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John de Souza is president of the consumer health division of Aptus Health and the former president and CEO of mHealth app vendor MedHelp, which was acquired last year by Aptus, formerly Physicians Interactive. Aptus provides mHealth apps and online and consumer clinical resources and software for healthcare.
De Souza, who is originally from Ethiopia, has spent much of his career working with mobile health apps, wearable health devices and patient engagement strategies. He discussed with SearchHealthIT the benefits of health apps and wearable health devices and using technology to get patients involved in their healthcare.
This is the first part of a two-part Q&A.
What are the biggest benefits of patient engagement for patients, providers and even payers? How can mobile and online technologies improve patient engagement quickly, and what do these tools look like?
John de Souza: We've spent a long time looking at patient engagement. It was surprising that a lot of people, when they looked at health outcomes, didn't really put a large emphasis on patient engagement. Fundamentally, if you want to improve someone's health, it's much harder to do it if you don't engage them, especially in the area of preventive health. We found that if you get people to participate in and get actively involved in their health, and that's what engagement is about, you end up with better outcomes. It helps patients because they end up either preventing diseases or recovering quicker. It helps physicians be more productive because they see better compliance by the patients, and it helps insurance companies reduce costs. Patient engagement is critical.
One thing worth talking [about] is a lot has changed recently with the advent of mobile. Prior to mobile it was harder to engage people because it was hard to reach them at the moment they were thinking about their health. Mobile has made it much easier to reach patients. It's sort of changed that paradigm for us. Also, wearable devices have created the condition where you actually get information back as well, real-time information. Combining that data with the ability to reach patients wherever they are becomes a very powerful combination.
How can wearable health devices and mobile apps help healthcare organizations better engage patients, improve outcomes and help people self-manage their health?
De Souza: If you look at engagement on mobile, it's very, very high. It's overtaken what people do on the Internet. It challenges the amount of time people spend watching TV as well. So people have migrated naturally to doing a lot with the mobile device. And if you look at what the apps can do, the apps give the ability to get in front of people on the device they have with them and provide data as well as information, in a compelling, easy-to-consume manner. It's a great way to get notifications to people exactly when you need to reach them. Also, the same [way] games or other apps [are] compelling on mobile devices, the computer makes health apps a lot more engaging. Where wearables really help is to personalize the data for the end user. You really want to get some feel about how they are doing. An example is how we do that in the app My Diet Diary, on nutrition, where you go into and pull from a Jawbone or Fitbit or different types of devices to understand what's happening on a daily basis and take data back in and personalize the data and get back to them about nutrition, diet and fitness.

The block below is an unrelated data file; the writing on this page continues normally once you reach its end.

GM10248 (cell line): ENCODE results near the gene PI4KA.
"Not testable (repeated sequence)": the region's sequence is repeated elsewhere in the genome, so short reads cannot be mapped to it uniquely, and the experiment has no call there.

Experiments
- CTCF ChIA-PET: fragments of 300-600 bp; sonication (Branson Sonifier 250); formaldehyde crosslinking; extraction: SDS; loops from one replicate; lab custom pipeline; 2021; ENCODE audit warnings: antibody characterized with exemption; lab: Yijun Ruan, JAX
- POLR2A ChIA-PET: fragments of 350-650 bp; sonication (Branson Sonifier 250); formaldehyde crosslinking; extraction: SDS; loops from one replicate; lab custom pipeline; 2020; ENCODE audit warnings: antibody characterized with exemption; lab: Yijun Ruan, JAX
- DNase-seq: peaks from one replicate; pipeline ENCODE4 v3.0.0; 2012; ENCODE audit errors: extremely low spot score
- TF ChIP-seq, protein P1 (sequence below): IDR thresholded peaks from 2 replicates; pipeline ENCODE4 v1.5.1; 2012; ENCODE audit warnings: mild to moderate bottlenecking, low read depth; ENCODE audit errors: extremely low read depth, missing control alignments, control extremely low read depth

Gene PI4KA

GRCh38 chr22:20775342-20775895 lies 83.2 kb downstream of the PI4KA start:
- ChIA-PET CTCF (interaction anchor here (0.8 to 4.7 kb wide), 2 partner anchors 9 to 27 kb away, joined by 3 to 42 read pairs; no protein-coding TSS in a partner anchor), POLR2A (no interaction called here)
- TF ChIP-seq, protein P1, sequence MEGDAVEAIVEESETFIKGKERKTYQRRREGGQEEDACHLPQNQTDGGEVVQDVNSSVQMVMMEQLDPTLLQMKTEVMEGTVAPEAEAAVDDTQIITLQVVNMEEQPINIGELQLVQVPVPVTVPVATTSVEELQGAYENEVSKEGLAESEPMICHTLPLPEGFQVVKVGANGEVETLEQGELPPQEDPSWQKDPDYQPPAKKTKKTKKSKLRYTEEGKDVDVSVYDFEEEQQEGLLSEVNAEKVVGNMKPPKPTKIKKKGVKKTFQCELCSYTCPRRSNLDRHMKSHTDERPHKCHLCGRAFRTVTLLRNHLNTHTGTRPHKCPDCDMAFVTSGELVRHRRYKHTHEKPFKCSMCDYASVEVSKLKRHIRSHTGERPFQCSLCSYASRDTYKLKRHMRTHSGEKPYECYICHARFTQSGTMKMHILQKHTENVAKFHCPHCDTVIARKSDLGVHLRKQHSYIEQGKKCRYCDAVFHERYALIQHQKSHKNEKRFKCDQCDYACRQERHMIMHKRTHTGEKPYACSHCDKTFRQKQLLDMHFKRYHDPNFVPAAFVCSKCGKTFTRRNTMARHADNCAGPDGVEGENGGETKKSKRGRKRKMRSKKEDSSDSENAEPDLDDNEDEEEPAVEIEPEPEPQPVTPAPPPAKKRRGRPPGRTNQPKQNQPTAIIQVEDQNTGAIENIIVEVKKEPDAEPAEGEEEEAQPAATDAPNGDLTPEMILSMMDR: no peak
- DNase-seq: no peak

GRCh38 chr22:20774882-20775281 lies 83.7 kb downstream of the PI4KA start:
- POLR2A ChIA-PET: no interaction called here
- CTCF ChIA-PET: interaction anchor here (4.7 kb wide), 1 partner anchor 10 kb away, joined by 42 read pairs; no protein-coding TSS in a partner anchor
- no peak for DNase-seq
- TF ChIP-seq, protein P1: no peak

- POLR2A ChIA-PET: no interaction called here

To refer to a use case you've written about in terms of another one of your own company's apps, how can a mobile app for pregnant women help more than a bricks and mortar hospital support group?
De Souza: When you look at a lot of support groups at hospitals, they end up meeting with people periodically. When you really want to have a large impact, the question becomes what happens in between those meetings? Mobile apps … to bridge you in between meetings … are exactly what allow you to continuously meet people. An [Aptus] app called I'm Expecting allows people to enter data about the pregnancy and get a lot of useful information back. But it takes it to another level as well. It allows you to crowdsource symptoms. So if a woman is in the 20th week of pregnancy, and is interested in knowing how women her age are dealing with the symptoms they're experiencing, she can go on the app and crowdsource that information and compare what she's experiencing to all of the other people. And that's very powerful. It doesn't undermine those in-person meetings. It helps in between those meetings and whenever you need the help.
How can technology, particularly mobile technology, play a role in providing the emotional component that is an integral part of being a patient?
De Souza: We talk a lot about emotional engagement. And part of what we do, which I refer to as "communities," is provide the ability to connect with people who are going through similar things. The reason mobile is powerful is it gives you a conduit to connect to a large number of other people. So we have a lot of pregnancy communities, for example, that cover a full array of choices. We have communities based on the month of due date, communities based on the age of the mother. We can find people who are in similar circumstances, so you can share experiences. That shared experience in connecting with other people is what allows you to build that emotional connection. We also find that photos and videos are very powerful to drive emotional engagement. If you have pregnant mothers sharing pictures of themselves, pictures of their ultrasounds that creates a special bond as well.
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